Every Fall starts a new term in the Supreme Court of the United States, with a whole new group of petitions, order lists, filings, oral arguments and eventually written decisions to track. For people with a keen interest in the court, there are a plethora of sources on the Internet for tracking the business of the court. As several resources have become available on the Internet since the final written decisions of the last term, I have decided to dedicate this month’s column to an update on places to find information about the Supreme Court. Decisions of the Supreme Court were amongst the first primary materials to appear on the Internet, and they are now available for as far back as 1893. In this column, I’ll focus primarily on other sources of information from and about the court.
Calendar, Order Lists, Briefs and Oral Arguments
The most important site to come out since the start of the previous October term is the official site of the Supreme Court. The court now provides docket sheets, order lists, a calendar and recent opinions directly on the Internet. Much of this information had previously been available for free through the court’s dial-up service, but users outside of metropolitan Washington D.C. still had to pay for the long-distance call. The official site of the Supreme Court also includes information on admission to the court, copies of current rules and a host of background documents describing the court.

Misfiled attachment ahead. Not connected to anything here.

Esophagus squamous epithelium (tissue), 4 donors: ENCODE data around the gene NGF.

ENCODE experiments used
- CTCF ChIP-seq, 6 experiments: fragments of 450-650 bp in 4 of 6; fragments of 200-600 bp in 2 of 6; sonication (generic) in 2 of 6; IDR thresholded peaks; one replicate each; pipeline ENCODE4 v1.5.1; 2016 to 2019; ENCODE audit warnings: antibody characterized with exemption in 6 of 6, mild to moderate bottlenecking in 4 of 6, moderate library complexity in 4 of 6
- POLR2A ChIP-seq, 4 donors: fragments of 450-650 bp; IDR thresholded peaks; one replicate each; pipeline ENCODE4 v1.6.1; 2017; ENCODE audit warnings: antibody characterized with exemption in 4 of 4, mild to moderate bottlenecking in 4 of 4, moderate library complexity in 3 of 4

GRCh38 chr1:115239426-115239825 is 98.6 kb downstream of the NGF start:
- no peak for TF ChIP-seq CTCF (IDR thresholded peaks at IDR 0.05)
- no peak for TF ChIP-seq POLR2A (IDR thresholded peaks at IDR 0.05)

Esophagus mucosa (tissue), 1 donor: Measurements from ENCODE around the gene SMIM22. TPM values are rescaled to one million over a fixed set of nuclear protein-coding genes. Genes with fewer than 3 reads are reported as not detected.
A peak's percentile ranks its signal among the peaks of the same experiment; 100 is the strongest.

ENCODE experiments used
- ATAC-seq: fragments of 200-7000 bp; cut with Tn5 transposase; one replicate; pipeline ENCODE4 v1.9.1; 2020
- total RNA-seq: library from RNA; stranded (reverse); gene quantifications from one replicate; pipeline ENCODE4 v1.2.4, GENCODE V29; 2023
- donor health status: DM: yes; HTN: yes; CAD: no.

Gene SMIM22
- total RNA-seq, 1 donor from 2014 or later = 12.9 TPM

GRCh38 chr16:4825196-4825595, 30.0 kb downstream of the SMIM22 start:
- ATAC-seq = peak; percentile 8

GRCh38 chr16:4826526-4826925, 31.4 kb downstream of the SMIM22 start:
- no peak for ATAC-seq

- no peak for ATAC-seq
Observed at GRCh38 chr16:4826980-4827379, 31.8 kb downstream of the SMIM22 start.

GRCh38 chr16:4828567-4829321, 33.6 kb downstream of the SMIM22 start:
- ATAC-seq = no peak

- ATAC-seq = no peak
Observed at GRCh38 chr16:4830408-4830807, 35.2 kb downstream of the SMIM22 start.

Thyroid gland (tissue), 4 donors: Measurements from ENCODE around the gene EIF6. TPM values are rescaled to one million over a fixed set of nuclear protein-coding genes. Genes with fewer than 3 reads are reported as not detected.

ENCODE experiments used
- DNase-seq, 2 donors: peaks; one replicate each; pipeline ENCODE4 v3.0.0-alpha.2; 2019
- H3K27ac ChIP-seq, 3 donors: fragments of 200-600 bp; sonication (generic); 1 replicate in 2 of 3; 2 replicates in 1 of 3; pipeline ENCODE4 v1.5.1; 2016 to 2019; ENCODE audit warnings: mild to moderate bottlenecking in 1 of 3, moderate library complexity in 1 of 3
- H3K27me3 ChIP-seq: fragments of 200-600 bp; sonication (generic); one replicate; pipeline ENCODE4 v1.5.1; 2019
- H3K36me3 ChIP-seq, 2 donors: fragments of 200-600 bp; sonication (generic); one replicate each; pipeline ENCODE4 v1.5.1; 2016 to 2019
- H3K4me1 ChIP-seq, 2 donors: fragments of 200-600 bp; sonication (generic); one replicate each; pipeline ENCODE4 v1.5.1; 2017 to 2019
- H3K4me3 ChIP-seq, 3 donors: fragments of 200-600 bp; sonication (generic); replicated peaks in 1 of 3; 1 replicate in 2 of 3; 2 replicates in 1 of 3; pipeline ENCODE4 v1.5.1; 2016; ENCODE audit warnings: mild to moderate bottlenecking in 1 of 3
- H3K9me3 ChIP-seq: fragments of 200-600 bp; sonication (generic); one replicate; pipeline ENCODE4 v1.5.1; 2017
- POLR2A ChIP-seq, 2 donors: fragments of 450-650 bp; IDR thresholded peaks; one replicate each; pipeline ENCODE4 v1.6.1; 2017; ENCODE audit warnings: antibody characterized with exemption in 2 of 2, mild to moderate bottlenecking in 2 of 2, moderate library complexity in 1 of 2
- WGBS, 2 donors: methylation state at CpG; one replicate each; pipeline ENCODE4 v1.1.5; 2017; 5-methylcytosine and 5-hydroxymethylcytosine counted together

One type of document unavailable on the court’s official site is the briefs filed for matters before the court. Thankfully other sites provide access to these materials, with the most useful free collection provided by FindLaw, covering the October 1999 and 2000 terms. In addition to this, the Office of the Solicitor General also has an online collection of briefs filed with the Supreme Court, which can be searched by key word or viewed by filing type or subject matter. Selected Merits Briefs from the Solicitor General’s site go back as far as 1982, and a complete collection of filings are available from July 1998 to the present.
Expanding on materials now available directly through the court, two of the best sources for tracking the court’s calendar and obtaining order lists are provided by academic universities. Cornell’s Legal Information Institute has been providing copies of Supreme Court materials since at least the early 1990s, and they continue to improve this collection. Of particular interest for tracking the most recent activities are links for "this month’s decisions" and "this month’s order lists". There is also a dynamic list of "all cases scheduled for argument from the current date forward", which incorporates docket information as well as links to case-specific details provided by the Medill School of Journalism as a part of their On the Docket site.